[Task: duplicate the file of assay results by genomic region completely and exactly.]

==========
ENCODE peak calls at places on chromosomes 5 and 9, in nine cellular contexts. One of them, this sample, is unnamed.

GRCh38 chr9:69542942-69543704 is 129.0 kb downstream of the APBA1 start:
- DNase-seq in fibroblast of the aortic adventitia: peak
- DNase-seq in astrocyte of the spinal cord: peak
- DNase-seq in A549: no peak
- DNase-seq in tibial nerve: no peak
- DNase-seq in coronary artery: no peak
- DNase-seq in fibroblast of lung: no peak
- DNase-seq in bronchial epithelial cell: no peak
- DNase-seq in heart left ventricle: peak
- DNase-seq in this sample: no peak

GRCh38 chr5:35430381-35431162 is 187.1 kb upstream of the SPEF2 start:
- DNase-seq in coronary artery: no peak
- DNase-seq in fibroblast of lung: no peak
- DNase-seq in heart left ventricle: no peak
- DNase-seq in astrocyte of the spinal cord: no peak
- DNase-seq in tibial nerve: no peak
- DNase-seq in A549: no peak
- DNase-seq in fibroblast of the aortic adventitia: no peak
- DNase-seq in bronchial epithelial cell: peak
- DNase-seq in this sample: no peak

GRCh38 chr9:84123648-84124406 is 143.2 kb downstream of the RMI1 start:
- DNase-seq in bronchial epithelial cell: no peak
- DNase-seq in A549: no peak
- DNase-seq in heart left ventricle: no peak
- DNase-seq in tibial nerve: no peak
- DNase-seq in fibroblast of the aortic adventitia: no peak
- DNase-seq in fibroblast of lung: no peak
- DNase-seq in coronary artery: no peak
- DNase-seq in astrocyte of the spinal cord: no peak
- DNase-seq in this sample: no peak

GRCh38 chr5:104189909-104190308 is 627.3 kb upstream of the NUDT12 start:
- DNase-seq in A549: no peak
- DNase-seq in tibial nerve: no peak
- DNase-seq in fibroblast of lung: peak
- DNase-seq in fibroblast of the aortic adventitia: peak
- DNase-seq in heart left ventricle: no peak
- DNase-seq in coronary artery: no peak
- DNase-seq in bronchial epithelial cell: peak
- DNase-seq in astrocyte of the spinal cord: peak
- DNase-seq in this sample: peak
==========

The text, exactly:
ENCODE peak calls at places on chromosomes 5 and 9, in nine cellular contexts. One of them, this sample, is unnamed.

GRCh38 chr9:69542942-69543704 is 129.0 kb downstream of the APBA1 start:
- DNase-seq in fibroblast of the aortic adventitia: peak
- DNase-seq in astrocyte of the spinal cord: peak
- DNase-seq in A549: no peak
- DNase-seq in tibial nerve: no peak
- DNase-seq in coronary artery: no peak
- DNase-seq in fibroblast of lung: no peak
- DNase-seq in bronchial epithelial cell: no peak
- DNase-seq in heart left ventricle: peak
- DNase-seq in this sample: no peak

GRCh38 chr5:35430381-35431162 is 187.1 kb upstream of the SPEF2 start:
- DNase-seq in coronary artery: no peak
- DNase-seq in fibroblast of lung: no peak
- DNase-seq in heart left ventricle: no peak
- DNase-seq in astrocyte of the spinal cord: no peak
- DNase-seq in tibial nerve: no peak
- DNase-seq in A549: no peak
- DNase-seq in fibroblast of the aortic adventitia: no peak
- DNase-seq in bronchial epithelial cell: peak
- DNase-seq in this sample: no peak

GRCh38 chr9:84123648-84124406 is 143.2 kb downstream of the RMI1 start:
- DNase-seq in bronchial epithelial cell: no peak
- DNase-seq in A549: no peak
- DNase-seq in heart left ventricle: no peak
- DNase-seq in tibial nerve: no peak
- DNase-seq in fibroblast of the aortic adventitia: no peak
- DNase-seq in fibroblast of lung: no peak
- DNase-seq in coronary artery: no peak
- DNase-seq in astrocyte of the spinal cord: no peak
- DNase-seq in this sample: no peak

GRCh38 chr5:104189909-104190308 is 627.3 kb upstream of the NUDT12 start:
- DNase-seq in A549: no peak
- DNase-seq in tibial nerve: no peak
- DNase-seq in fibroblast of lung: peak
- DNase-seq in fibroblast of the aortic adventitia: peak
- DNase-seq in heart left ventricle: no peak
- DNase-seq in coronary artery: no peak
- DNase-seq in bronchial epithelial cell: peak
- DNase-seq in astrocyte of the spinal cord: peak
- DNase-seq in this sample: peak